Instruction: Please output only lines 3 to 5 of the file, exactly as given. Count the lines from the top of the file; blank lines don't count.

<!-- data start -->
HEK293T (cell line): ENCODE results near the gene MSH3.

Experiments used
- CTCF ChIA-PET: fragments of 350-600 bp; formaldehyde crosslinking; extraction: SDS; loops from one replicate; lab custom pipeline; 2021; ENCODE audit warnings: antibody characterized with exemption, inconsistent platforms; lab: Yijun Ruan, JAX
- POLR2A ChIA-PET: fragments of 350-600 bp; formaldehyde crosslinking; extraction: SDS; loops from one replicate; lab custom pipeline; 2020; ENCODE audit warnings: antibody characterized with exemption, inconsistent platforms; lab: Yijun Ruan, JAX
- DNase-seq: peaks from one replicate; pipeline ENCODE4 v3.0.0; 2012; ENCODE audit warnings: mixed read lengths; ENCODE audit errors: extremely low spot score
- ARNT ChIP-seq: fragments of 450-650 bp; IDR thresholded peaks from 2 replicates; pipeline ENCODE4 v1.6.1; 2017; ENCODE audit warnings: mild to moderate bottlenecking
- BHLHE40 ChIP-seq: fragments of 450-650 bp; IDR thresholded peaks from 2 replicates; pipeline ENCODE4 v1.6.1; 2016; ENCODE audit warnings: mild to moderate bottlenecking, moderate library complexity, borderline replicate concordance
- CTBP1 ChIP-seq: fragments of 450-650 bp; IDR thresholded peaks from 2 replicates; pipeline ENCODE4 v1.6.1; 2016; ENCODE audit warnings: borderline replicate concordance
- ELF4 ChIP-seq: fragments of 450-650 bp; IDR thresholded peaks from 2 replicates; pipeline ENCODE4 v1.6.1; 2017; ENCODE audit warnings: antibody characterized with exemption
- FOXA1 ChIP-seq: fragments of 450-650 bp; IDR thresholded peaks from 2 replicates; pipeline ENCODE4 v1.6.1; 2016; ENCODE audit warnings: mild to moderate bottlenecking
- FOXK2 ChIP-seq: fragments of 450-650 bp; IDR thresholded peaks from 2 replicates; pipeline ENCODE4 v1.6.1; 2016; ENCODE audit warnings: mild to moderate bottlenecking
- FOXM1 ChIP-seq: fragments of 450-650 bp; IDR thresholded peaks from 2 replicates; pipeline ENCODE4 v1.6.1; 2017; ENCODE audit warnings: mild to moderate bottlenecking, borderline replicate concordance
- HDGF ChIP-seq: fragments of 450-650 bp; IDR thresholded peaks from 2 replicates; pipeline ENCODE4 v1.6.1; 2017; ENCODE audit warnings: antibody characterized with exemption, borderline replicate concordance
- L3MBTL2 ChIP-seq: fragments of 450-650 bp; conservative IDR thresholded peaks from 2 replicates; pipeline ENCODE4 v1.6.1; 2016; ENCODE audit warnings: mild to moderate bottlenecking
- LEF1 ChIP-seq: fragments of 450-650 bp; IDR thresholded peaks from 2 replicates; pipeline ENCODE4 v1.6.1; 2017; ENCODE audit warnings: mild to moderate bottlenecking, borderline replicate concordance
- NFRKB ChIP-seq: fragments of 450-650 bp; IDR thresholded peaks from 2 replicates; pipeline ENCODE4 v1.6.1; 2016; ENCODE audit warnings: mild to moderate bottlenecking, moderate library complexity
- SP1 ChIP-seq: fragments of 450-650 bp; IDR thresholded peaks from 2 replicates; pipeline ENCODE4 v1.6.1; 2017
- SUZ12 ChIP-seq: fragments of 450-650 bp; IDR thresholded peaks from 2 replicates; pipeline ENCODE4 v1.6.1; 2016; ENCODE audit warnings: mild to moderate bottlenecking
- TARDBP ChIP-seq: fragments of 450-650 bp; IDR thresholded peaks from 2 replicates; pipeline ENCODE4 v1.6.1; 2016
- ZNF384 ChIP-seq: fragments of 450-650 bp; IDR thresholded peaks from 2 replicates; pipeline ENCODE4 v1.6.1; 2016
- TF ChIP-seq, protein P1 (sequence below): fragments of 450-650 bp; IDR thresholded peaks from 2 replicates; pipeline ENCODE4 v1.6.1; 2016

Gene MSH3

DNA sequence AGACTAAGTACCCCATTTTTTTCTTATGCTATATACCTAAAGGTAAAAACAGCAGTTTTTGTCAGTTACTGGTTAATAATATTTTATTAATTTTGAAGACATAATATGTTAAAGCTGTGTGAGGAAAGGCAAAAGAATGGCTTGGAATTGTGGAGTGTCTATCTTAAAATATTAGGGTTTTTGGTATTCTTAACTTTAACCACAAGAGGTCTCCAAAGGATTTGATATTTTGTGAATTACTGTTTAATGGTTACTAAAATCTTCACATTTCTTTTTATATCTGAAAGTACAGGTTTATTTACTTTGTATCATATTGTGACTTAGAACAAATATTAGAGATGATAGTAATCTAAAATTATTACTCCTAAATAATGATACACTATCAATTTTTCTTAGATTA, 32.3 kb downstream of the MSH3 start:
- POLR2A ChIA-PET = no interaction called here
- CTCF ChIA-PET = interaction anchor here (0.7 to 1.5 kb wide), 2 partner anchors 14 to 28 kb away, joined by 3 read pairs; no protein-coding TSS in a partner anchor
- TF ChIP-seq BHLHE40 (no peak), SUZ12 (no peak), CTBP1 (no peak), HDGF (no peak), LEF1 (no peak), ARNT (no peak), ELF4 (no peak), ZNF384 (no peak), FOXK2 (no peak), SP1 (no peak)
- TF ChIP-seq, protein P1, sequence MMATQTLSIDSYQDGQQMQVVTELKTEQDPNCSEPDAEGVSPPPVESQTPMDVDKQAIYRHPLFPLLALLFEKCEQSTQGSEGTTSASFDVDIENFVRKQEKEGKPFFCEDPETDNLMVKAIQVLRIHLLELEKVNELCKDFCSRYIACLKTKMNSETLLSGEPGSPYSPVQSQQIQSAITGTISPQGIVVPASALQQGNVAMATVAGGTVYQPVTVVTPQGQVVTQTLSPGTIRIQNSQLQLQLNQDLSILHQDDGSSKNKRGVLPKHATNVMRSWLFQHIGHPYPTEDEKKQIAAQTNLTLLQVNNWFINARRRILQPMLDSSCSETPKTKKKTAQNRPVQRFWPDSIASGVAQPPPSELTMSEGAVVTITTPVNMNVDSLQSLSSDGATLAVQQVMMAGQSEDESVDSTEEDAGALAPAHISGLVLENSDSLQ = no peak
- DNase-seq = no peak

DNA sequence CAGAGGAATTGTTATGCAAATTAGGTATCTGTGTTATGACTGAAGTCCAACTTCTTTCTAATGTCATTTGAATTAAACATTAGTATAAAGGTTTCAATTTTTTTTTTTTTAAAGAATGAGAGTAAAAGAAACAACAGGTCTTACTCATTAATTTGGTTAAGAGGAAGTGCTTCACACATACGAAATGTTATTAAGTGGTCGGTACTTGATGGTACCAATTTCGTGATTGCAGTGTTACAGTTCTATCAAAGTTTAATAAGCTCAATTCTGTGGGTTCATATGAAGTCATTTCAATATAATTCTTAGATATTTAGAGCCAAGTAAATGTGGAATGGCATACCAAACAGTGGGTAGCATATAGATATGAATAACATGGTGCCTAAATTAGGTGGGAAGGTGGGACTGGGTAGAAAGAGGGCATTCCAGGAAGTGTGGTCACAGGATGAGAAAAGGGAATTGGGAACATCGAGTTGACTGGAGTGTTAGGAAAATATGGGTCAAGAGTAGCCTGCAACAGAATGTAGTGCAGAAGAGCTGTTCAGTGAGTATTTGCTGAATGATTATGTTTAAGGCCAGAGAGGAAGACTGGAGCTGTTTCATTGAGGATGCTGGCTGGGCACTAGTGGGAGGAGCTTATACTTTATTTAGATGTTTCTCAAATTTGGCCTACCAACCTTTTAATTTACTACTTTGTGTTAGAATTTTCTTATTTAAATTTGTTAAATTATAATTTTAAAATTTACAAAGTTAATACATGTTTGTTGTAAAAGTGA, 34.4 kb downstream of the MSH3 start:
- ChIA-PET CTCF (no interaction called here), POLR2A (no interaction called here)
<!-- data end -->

- CTCF ChIA-PET: fragments of 350-600 bp; formaldehyde crosslinking; extraction: SDS; loops from one replicate; lab custom pipeline; 2021; ENCODE audit warnings: antibody characterized with exemption, inconsistent platforms; lab: Yijun Ruan, JAX
- POLR2A ChIA-PET: fragments of 350-600 bp; formaldehyde crosslinking; extraction: SDS; loops from one replicate; lab custom pipeline; 2020; ENCODE audit warnings: antibody characterized with exemption, inconsistent platforms; lab: Yijun Ruan, JAX
- DNase-seq: peaks from one replicate; pipeline ENCODE4 v3.0.0; 2012; ENCODE audit warnings: mixed read lengths; ENCODE audit errors: extremely low spot score